It has been over a week since The Last Jedi was released, so if you haven’t seen it by now I honestly don’t understand your priorities.  But for those of you who have not, STOP READING.  This post is pretty much entirely made of spoilers.

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I LOVE LEIA

Whereas the two men from the original trilogy deal with their problems by running away, Princess General Leia stays in the action, leading the Resistance and clinging fiercely to hope despite all evidence to the contrary.  It’s no wonder the world has fallen in love with Leia, and perhaps even more so, with Carrie Fisher.

So much of this movie plays as a love letter to her, which is astonishing since it was completed before Fisher’s death.  Clearly, the woman is beloved and this film wants to honor her properly.  Was I the only one who thought-screamed, “That’s my Bipolar Space Mom!!!” when Leia rescued herself by using the Force to draw herself back into the ship after an explosion?  And let’s not gloss over that:  LEIA USED THE FORCE.  I don’t care about anyone who thinks it was hokey – the Force was bananas in this movie, and I loved it, so please complain elsewhere.  Leia finally got to use some of that Skywalker bloodline in something other than feeling people’s deaths long-distance.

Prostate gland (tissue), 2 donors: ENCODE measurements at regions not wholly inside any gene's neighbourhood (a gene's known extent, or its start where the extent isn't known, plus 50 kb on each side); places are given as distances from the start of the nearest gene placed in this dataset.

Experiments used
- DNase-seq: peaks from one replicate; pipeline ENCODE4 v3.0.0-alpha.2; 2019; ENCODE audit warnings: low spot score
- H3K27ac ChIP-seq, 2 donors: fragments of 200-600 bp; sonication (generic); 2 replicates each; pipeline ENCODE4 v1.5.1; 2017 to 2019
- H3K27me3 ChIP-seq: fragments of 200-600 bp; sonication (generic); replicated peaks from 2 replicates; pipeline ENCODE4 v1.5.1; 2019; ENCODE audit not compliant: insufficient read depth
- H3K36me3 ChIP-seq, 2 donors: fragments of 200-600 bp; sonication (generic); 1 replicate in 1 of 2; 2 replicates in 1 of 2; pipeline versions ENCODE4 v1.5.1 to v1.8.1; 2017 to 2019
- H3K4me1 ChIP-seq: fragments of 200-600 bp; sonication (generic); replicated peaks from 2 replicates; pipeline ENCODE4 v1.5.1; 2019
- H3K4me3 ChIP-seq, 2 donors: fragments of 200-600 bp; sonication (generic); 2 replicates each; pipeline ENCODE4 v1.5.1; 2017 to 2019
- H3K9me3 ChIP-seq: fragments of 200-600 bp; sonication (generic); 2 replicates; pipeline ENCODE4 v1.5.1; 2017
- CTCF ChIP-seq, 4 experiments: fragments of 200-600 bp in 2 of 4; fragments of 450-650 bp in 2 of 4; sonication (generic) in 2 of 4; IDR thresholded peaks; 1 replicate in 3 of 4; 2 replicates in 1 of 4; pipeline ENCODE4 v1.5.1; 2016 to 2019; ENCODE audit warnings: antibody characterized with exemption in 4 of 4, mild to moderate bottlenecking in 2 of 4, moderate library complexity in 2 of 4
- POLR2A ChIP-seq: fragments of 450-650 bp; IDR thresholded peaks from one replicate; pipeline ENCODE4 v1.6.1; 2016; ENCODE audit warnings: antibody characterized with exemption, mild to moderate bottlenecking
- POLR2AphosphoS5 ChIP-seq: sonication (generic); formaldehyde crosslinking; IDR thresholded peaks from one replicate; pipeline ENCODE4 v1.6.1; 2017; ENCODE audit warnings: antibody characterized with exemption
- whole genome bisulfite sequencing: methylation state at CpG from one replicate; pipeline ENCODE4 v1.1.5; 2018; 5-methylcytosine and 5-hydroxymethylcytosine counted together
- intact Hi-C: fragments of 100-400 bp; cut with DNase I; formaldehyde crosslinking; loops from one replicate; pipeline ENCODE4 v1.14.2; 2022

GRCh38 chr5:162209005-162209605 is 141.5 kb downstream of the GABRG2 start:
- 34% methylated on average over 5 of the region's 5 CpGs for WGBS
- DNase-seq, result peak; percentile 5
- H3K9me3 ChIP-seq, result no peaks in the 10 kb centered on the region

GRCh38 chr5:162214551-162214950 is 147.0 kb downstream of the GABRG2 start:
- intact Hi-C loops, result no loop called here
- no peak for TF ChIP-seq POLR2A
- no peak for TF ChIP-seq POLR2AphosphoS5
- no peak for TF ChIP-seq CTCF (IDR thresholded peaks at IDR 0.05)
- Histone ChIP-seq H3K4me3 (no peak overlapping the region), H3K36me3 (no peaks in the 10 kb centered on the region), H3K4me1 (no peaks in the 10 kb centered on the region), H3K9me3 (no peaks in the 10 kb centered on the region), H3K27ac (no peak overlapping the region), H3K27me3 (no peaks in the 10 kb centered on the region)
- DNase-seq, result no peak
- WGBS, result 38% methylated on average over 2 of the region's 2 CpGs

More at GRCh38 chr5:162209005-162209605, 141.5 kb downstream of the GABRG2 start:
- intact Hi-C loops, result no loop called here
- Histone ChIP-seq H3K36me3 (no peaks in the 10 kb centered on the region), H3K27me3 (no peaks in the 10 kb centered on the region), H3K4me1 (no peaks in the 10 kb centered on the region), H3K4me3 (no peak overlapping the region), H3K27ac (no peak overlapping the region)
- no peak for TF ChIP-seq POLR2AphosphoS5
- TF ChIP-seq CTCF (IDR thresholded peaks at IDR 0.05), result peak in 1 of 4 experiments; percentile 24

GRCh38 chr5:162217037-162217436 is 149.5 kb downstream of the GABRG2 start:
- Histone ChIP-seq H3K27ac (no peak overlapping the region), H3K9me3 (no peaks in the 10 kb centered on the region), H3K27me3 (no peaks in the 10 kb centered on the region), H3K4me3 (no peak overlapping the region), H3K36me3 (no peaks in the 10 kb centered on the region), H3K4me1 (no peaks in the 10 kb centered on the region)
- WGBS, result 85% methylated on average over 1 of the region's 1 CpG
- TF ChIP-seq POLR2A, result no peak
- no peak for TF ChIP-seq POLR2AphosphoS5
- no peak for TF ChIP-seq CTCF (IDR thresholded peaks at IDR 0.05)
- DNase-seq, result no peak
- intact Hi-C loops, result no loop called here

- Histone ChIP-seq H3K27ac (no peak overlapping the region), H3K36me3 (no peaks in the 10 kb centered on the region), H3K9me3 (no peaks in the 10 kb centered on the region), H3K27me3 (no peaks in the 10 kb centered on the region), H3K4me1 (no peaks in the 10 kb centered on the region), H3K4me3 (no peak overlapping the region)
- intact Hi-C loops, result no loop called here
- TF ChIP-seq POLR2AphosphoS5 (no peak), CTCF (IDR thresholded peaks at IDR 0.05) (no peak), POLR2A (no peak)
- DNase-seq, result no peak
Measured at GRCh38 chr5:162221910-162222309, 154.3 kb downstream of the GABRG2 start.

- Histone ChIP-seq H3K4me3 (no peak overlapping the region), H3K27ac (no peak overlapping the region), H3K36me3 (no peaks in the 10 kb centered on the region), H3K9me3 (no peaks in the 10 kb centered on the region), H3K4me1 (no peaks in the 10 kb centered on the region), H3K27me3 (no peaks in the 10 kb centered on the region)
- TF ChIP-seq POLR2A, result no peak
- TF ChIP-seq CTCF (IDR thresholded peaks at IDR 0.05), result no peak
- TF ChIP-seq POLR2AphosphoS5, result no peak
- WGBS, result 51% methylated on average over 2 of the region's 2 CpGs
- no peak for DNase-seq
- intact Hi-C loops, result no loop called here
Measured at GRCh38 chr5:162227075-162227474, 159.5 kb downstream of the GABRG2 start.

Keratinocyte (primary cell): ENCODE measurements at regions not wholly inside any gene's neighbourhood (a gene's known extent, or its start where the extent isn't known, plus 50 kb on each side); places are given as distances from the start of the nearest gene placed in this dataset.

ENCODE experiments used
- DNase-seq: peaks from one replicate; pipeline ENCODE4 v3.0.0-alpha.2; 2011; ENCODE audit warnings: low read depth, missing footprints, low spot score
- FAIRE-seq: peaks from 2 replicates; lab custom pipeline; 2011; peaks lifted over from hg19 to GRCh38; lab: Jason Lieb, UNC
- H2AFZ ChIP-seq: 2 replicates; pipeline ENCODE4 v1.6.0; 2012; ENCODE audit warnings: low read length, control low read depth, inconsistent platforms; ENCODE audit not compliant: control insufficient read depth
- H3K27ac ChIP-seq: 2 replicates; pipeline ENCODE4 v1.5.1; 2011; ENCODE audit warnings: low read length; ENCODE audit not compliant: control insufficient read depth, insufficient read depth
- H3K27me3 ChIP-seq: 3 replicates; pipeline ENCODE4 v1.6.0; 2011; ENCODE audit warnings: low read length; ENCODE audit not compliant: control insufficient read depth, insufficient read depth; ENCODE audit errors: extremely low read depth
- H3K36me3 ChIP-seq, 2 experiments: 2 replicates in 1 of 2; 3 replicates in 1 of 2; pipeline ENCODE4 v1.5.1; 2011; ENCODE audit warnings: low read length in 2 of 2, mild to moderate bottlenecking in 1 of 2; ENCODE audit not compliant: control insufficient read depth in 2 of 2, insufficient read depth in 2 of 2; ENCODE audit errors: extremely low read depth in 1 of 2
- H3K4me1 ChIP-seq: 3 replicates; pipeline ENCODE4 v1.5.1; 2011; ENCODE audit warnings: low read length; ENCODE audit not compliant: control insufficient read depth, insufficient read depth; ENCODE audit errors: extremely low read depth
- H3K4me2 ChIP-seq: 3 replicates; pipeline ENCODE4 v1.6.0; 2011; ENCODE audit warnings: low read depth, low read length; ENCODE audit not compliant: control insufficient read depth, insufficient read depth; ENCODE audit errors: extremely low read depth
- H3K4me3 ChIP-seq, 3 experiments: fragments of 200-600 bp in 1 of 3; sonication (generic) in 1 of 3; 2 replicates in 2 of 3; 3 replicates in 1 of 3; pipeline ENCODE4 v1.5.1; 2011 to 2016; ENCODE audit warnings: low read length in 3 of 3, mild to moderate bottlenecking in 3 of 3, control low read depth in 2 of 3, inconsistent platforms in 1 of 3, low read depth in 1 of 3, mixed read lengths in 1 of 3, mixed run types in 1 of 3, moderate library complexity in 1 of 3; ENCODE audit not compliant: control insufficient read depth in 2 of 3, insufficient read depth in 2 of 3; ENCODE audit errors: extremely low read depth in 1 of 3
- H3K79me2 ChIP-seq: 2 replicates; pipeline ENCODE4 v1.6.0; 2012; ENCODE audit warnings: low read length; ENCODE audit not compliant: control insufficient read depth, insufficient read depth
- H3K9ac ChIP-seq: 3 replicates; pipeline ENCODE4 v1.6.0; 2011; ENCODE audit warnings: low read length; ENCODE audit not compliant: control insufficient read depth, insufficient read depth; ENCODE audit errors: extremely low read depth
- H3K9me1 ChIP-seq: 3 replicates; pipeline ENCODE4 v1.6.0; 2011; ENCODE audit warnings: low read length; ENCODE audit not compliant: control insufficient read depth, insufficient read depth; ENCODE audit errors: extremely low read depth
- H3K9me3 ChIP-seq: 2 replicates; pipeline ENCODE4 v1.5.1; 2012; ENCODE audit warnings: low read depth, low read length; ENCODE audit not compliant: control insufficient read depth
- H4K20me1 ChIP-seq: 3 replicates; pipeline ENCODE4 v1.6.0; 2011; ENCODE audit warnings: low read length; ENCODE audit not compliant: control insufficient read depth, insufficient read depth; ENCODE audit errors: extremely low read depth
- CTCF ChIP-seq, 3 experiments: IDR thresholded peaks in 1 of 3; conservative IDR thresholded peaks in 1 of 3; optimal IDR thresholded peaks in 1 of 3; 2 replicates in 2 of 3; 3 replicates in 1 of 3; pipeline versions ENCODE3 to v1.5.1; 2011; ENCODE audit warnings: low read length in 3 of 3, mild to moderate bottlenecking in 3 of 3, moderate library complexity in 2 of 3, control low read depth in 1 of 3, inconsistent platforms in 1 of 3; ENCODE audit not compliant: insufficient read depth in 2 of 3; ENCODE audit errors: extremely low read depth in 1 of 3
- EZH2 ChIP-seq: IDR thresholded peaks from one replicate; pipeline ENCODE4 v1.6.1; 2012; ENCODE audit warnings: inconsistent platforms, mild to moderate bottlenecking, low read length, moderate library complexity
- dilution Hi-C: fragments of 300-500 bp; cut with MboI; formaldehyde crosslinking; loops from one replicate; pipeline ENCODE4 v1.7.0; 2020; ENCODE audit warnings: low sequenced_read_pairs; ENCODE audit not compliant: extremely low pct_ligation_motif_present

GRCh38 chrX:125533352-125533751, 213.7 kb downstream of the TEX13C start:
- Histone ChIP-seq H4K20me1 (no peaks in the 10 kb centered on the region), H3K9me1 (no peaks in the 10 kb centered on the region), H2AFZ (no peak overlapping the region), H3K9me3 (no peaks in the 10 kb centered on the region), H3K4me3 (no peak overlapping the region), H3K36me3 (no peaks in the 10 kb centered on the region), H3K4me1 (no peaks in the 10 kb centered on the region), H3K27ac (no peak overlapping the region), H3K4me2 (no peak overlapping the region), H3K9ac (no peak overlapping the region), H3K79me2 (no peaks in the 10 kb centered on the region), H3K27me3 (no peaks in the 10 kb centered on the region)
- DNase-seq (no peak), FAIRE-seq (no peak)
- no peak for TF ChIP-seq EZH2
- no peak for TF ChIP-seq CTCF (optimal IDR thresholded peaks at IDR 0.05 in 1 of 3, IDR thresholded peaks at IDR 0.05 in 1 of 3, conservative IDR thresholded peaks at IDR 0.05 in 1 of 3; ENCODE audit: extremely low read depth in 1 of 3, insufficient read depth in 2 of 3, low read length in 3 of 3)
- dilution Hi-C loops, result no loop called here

Another scene that felt weirdly prescient was Luke and Leia’s reunion.  By the end of the movie we realize that it was an opportunity for Luke to say his goodbyes, but in the moment it just felt like a goodbye to Carrie Fisher.  I can’t even remember the lines very well, because I was crying hard throughout.  All I could picture was Mark Hamill watching the scene after his friend’s death and my heart was shattered.